We lead busy lives and use our limited time as an excuse to procrastinate and avoid getting things done, but often claiming we don't have time is a lie. It's a lie we tell others and ourselves. It helps us believe we'll never get anything done, and this is a problem.
- If we don’t have enough time to work out, it’s easier for us to be okay with wheezing after a flight of stairs.
- If we don’t have enough time to prepare healthy meals, it’s easier to accept our next unhealthy meal through a drive-thru window
Starting today, you are no longer allowed to utter the words: “I don’t have time”
Instead, you will say, “It’s not a priority.”
Watch how quickly your perspective shifts when looking at life’s challenges this way:
- “I’d love to work out, I just don’t have time” becomes “exercising isn’t a priority.”
- “I’d love to eat healthier, but I don’t have time to cook” becomes “eating healthy isn’t a priority."
I can see you begging and pleading right now - “Cecilia, these things ARE a priority, but there aren’t just enough hours in the day.” 😟
We have 168 hours in a week.
Time is our most precious resource.
Your priorities, whether you say so or not, are where you choose to spend those hours. Make the most of them! It’s amazing how much time you can find when you minimise the things that aren’t important to make room for the things that are.
Where do you spend your time? Just like keeping a food journal can be eye-opening, try tracking your time over the next few days in 30-minute blocks. How much time do you spend on the computer, watching TV, etc? I bet you’ll be surprised.
Suddenly…wild productivity appears!
- The 10 hours of TV each week become less important.
- The late nights on Facebook and WoW become more apparent.
- The unproductive hours spent sitting at your desk, “working” without actually WORKING become clear.
It’s not what you say that’s important to you, it’s what you DO that’s important to you.
Over the years in my job as a trainer and coach, I have found that those who don’t exercise have one or two excuses. The excuses are: they don’t have time, or they don’t like it. I know there are many people who would like to exercise, so here is my top tip's to making exercise your priority and include it in your busy life:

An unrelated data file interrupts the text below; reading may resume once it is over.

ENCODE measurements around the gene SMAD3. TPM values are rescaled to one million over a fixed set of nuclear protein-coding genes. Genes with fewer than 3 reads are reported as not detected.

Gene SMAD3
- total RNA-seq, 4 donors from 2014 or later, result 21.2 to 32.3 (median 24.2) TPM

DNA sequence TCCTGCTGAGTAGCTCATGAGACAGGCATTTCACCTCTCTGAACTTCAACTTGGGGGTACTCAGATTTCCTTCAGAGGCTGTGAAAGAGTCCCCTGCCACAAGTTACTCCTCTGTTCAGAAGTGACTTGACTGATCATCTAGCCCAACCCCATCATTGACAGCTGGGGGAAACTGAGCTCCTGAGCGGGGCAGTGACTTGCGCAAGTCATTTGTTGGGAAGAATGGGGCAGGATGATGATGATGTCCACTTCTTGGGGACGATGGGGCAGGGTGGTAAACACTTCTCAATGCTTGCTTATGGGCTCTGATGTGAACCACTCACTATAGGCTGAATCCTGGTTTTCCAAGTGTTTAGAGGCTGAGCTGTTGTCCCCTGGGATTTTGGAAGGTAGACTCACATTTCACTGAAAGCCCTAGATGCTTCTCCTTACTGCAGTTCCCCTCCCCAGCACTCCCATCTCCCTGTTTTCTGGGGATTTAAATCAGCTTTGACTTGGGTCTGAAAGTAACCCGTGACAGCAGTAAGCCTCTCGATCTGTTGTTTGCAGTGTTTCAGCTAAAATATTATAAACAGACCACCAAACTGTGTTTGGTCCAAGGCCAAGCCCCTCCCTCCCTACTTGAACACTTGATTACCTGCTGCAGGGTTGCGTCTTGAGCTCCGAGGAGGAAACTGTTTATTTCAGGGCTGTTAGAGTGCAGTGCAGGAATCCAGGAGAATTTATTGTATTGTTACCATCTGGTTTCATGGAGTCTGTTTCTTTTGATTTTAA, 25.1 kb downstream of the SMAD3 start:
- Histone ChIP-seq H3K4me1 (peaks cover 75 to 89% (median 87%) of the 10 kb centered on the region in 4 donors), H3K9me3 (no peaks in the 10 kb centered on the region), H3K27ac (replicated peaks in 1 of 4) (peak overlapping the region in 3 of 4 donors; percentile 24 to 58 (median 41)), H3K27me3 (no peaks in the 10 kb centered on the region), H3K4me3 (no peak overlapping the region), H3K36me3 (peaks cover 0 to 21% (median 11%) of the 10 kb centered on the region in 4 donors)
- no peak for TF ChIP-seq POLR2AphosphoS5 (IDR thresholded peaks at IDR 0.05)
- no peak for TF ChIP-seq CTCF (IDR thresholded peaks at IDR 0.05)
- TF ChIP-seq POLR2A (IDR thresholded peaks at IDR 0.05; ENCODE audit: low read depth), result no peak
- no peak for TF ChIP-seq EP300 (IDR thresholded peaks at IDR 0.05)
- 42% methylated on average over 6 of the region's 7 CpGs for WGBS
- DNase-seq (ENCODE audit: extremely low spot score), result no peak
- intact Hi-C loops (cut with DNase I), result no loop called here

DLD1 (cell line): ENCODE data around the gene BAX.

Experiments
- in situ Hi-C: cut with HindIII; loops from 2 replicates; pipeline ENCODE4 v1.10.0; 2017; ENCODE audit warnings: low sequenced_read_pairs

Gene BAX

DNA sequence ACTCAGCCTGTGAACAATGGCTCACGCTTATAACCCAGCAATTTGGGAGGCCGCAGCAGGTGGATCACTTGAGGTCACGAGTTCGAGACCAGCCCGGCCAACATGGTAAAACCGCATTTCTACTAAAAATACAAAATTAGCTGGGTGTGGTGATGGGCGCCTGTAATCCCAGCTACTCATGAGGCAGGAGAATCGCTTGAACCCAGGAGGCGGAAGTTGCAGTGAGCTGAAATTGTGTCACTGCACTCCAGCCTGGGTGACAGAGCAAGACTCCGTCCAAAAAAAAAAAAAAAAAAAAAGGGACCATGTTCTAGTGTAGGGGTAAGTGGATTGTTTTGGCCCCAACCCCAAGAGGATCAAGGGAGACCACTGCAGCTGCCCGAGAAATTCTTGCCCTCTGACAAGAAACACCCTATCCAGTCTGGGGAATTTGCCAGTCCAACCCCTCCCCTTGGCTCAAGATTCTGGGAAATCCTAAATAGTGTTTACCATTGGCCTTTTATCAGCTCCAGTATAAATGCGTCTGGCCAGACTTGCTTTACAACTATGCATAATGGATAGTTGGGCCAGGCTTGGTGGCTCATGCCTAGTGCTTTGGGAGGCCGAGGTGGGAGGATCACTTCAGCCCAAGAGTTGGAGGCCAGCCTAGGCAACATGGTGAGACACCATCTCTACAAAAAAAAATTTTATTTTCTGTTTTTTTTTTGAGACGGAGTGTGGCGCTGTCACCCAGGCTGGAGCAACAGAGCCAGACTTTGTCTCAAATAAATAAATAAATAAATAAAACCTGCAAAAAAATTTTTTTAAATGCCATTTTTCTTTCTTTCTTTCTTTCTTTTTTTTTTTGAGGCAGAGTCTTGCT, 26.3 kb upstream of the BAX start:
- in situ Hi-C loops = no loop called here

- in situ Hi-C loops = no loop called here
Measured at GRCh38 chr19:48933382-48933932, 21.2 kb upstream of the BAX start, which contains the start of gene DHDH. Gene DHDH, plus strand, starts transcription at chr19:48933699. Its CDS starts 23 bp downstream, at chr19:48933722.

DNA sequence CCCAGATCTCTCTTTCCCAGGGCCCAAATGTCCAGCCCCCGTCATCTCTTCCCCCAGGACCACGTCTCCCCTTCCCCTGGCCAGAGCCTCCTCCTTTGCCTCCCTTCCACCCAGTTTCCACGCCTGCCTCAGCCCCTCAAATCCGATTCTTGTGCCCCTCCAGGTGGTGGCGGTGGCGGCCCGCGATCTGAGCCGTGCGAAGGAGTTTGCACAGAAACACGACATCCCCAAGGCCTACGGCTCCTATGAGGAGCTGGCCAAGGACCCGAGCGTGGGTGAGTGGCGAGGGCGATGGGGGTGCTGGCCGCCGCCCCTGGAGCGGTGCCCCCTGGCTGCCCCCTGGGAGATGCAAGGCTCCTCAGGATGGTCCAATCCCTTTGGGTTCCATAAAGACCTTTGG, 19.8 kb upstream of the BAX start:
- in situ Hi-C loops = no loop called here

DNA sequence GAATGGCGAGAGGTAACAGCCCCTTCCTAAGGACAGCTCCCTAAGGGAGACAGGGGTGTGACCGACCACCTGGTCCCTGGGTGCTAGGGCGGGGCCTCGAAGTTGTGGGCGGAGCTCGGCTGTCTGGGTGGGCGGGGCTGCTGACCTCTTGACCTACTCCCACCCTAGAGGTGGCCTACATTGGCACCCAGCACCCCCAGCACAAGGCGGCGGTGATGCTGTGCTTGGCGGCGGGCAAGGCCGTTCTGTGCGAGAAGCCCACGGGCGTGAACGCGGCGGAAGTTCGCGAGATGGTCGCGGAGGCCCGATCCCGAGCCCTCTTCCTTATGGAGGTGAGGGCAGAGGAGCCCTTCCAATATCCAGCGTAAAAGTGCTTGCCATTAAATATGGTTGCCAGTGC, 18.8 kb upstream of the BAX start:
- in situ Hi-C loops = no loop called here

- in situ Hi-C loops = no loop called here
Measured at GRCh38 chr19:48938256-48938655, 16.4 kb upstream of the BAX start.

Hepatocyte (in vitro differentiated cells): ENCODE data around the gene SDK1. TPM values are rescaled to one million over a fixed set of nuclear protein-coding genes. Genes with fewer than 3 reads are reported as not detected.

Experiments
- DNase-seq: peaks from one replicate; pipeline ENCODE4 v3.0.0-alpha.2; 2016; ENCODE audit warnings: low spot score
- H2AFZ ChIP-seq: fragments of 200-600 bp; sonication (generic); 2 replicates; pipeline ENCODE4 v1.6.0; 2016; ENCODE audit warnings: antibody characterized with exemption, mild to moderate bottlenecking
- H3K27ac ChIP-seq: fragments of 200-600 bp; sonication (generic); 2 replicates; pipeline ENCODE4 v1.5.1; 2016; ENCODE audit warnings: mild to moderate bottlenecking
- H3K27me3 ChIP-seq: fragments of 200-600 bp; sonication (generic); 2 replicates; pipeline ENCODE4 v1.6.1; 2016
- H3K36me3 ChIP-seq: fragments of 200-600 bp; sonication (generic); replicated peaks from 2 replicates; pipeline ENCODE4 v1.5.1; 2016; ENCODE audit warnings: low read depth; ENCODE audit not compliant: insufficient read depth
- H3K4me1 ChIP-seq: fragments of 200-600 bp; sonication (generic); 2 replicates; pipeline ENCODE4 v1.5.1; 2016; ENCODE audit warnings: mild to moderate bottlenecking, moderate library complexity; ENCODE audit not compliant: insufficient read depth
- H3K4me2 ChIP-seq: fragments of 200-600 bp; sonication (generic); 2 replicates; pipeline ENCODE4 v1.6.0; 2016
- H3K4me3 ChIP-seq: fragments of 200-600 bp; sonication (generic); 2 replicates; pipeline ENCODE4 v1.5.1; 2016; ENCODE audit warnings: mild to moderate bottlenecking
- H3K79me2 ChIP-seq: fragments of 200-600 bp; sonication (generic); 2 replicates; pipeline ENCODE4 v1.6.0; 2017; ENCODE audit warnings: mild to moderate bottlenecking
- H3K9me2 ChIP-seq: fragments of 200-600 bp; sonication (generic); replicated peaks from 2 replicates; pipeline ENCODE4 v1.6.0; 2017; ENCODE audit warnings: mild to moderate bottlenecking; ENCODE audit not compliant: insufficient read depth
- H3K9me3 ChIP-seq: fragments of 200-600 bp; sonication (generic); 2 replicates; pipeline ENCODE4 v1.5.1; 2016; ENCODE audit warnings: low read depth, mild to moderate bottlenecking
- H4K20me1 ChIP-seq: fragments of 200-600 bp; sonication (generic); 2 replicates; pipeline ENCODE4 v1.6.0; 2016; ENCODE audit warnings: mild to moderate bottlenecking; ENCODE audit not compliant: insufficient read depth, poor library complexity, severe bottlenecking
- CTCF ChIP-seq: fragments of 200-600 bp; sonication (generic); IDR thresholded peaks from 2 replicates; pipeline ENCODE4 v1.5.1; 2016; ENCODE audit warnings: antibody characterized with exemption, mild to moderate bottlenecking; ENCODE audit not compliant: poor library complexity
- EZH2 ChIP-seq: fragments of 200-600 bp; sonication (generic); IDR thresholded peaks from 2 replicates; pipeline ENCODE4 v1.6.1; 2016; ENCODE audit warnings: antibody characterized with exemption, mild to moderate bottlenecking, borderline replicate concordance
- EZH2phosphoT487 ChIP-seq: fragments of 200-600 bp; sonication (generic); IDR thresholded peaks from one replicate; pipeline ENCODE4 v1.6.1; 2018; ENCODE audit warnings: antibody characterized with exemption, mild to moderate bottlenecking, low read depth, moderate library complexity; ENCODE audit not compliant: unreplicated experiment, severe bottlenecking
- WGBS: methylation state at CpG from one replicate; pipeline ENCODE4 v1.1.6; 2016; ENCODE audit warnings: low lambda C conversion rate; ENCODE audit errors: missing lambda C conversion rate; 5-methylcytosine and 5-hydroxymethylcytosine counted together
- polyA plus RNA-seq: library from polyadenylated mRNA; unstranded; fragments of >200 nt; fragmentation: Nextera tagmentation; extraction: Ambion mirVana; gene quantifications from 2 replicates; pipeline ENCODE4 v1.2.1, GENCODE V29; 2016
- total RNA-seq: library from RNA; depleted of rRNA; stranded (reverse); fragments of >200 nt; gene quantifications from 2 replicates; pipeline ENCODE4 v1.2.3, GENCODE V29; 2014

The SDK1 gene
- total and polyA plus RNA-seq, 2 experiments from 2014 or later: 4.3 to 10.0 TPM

1. Wake up 20 minutes earlier
Have your exercise clothes laid out ready the night before (or even sleep in them), set your alarm, Warm up for three minutes with some slow jog on the spot. Then do a 20 minute HIIT session This session doesn’t take long. It will wake you up and energize you for the morning, and is a great way to burn fat and boost your metabolism.
2. When the kettle is boiling
You have a minute or two here to pair some push ups with some squats. Do 10 push ups followed by 10 squats. Repeat this as many times as possible while the kettle is boiling for your morning cup of coffee. Keep track of how many rounds you can do this for, and aim to increase this each morning.
3. Commuting to work
Walking to work would be perfect, but not everyone is able to do that. Whether you’re driving or catching public transport, now is a good time to do some ab work. Don’t worry – you don’t have to bust out some sit ups on the floor of the train carriage. While you’re sitting, simply brace your abs as hard as you can for 10 seconds. You can make this quite tough with a very strong muscle contraction. Do this 5–10 times.
4. Walking meetings
When you have meetings at work, see if you can introduce walking meetings. This is a great way to get some fresh air while talking, and can often be more productive. As you return to work, the meeting naturally winds up. So not only can this be a more productive meeting, but it can be shorter too.
5. Standing meetings
Standing instead of sitting in meetings also improves time and productivity in the meeting. Although standing is not exercise, it’s better than sitting. If possible, you can practice your ab bracing.
6. Lunchtime exercise
Lunchtime is the perfect time for structured exercise. You will feel refreshed and more focused after exercise, so you will work better in the afternoon.
7. While dinner is cooking
Most meals take around 15–30 minutes to cook. If you plan your meal so that it simply sits in the oven, or bubbles on the stove, then you can do some activity instead of watching the pot boil.
During this time you can do some high intensity intervals such as skipping, running on the spot, bodyweight exercises such as mountain climbers or burpees, or even some kettlebell swings if you have a kettlebell.
Choose two or three intense movements, and alternate them. A good format is 30 seconds of work followed by 30 seconds of rest. Repeat this 10–15 times. Once you’re done, dinner will be ready!
As you can see, it is very simple to include exercise in your day, even if you are very busy. Once you make it your priority pick one or two of these ideas and give them a go. You do have time to exercise – you just have to be creative about it.
At Results with Lucy, we have hundreds of workouts which you can filter through and follow depending on the time you have available whilst cooking your dinner, on your lunch break or before you jump in the shower! 💦
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